A selection of health policy stories from California, Massachusetts and Florida.
Los Angeles Times: Fresno, Orange County Rank Lowest On Hospital Prices, Study Show
The typical patient in the San Mateo area was charged nearly $48,000 for a Cesarean birth in 2010 while the average charge in Fresno was less than $13,000, according to a report published Thursday by the California Public Interest Research Group's Education Fund, a nonprofit consumer advocacy organization (Terhune, 7/12).
California Healthline: Similar Procedures, Different Prices At California Hospitals
The cost of many hospital services varies widely across the state -- with some facilities charging two or three times as much for a similar procedure, according to a report released yesterday by the California Public Interest Research Group. Higher cost at one hospital doesn't necessarily mean higher quality, according to Pedro Morillas, CalPIRG's legislative director. … The report, "Your Price May Vary: Geographic Variation in Hospital Charges in California," said that some cost disparities could be attributed to regional differences -- such as the $144,900 price tag for angioplasty in the San Jose area, compared to a charge of $44,400 for the same thing in Bakersfield (Gorn, 7/13).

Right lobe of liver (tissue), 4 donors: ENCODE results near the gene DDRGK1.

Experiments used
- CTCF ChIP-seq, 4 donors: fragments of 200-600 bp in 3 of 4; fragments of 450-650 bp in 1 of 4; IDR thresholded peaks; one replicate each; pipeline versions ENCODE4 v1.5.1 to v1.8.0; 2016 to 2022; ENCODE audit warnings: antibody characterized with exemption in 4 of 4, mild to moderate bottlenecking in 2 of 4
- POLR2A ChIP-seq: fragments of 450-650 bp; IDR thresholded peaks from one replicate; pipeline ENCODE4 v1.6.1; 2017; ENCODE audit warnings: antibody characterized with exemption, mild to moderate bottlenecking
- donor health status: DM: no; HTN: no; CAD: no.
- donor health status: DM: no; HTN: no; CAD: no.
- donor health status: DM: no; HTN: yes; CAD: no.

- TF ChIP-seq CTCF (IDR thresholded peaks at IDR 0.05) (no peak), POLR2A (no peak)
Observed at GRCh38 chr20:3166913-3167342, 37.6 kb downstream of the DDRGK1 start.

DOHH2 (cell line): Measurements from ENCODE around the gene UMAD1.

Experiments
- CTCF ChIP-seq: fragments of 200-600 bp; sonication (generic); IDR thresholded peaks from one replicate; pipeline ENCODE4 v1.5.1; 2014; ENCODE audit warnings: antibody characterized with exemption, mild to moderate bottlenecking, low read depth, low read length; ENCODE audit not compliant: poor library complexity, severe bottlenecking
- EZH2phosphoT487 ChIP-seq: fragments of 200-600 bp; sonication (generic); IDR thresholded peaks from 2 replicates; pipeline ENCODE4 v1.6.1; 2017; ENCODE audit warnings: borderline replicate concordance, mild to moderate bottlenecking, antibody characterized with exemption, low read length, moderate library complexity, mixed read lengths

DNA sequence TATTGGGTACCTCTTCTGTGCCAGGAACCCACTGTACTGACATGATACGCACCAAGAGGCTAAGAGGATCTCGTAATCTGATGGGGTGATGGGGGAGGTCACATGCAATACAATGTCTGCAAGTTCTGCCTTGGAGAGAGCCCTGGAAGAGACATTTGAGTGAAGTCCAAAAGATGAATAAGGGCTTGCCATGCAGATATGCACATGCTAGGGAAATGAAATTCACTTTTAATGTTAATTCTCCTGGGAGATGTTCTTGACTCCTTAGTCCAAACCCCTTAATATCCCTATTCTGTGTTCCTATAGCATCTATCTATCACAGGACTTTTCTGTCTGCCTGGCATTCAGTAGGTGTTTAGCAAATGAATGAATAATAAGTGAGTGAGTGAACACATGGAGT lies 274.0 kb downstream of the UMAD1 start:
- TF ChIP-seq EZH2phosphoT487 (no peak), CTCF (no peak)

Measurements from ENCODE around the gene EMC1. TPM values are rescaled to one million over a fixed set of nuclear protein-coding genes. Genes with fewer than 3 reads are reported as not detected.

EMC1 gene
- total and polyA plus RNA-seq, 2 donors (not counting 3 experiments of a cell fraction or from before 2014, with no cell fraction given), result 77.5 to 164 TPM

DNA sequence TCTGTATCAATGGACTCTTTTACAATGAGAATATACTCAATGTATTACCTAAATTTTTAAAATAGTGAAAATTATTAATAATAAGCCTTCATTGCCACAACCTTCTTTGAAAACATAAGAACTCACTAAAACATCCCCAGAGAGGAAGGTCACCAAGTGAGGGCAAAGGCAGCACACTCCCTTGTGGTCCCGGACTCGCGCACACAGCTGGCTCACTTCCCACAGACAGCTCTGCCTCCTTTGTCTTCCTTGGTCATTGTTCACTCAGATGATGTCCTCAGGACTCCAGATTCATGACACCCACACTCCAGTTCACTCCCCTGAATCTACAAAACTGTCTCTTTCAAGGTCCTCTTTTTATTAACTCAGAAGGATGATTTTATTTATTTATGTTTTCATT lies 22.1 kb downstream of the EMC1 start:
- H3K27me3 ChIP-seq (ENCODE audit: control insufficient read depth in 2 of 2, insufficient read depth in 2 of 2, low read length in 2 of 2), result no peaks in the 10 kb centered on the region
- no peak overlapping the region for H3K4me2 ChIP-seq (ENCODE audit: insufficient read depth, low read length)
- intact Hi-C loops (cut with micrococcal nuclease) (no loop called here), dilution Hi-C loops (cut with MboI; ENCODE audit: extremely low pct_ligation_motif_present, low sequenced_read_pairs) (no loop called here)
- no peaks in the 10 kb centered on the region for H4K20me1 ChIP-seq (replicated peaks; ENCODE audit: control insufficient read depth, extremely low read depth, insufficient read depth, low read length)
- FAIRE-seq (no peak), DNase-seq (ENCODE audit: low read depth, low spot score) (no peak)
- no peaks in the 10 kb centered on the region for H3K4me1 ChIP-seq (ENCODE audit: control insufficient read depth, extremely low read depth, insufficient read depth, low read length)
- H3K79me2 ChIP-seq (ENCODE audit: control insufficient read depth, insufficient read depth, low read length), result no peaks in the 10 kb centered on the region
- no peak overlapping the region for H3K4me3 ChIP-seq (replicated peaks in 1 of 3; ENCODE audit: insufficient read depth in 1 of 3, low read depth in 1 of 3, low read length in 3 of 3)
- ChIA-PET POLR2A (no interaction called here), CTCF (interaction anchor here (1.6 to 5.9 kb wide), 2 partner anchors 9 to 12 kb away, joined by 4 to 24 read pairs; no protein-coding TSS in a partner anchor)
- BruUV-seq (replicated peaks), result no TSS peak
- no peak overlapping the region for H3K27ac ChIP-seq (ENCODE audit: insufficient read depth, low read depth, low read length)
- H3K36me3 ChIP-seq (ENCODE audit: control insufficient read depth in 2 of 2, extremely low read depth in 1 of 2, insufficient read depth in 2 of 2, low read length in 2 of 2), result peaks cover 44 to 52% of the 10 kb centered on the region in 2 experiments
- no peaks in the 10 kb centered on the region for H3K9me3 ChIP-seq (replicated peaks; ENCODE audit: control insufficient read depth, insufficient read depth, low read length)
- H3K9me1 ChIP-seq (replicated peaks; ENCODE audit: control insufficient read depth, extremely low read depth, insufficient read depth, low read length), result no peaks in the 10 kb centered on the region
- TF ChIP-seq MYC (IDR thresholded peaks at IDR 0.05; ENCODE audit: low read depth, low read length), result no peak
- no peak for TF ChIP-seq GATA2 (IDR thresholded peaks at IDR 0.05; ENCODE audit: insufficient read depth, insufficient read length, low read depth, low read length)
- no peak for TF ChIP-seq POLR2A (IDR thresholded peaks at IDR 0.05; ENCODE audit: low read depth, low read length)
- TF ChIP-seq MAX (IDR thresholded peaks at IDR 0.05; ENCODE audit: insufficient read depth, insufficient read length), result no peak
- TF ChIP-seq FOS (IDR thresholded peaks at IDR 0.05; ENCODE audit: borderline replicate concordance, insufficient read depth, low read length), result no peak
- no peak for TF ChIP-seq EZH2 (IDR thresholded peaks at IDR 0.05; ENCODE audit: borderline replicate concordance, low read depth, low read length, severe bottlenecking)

Boston Globe: Mass. Health Coverage Architects In Demand In Other States
Kevin Counihan, an architect of the online insurance exchange that was key to expanding health care coverage in Massachusetts, found himself playing a familiar role this week -- briefing state officials on how to create a new health insurance marketplace. … Counihan was addressing the Governor's Health Care Cabinet in Connecticut, which like many states is scrambling to build from scratch the insurance apparatus called for in President Obama's new health care law. Nowhere is there more experienced talent for the job than in Massachusetts, which developed the nation's first and only universal health coverage system six years ago (Weisman, 7/13).
The Associated Press/Boston Globe: Mass. Lawmakers Save Hospital, Reject Governor's Plans
The 150-year-old Taunton State Hospital, which was on Governor Deval Patrick's chopping block, got a reprieve Thursday as lawmakers voted to override his veto and keep the psychiatric hospital open. The state Senate rejected Patrick's budget veto to close the hospital in Southeastern Massachusetts. The House of Representatives overrode the veto Wednesday (Young, 7/13).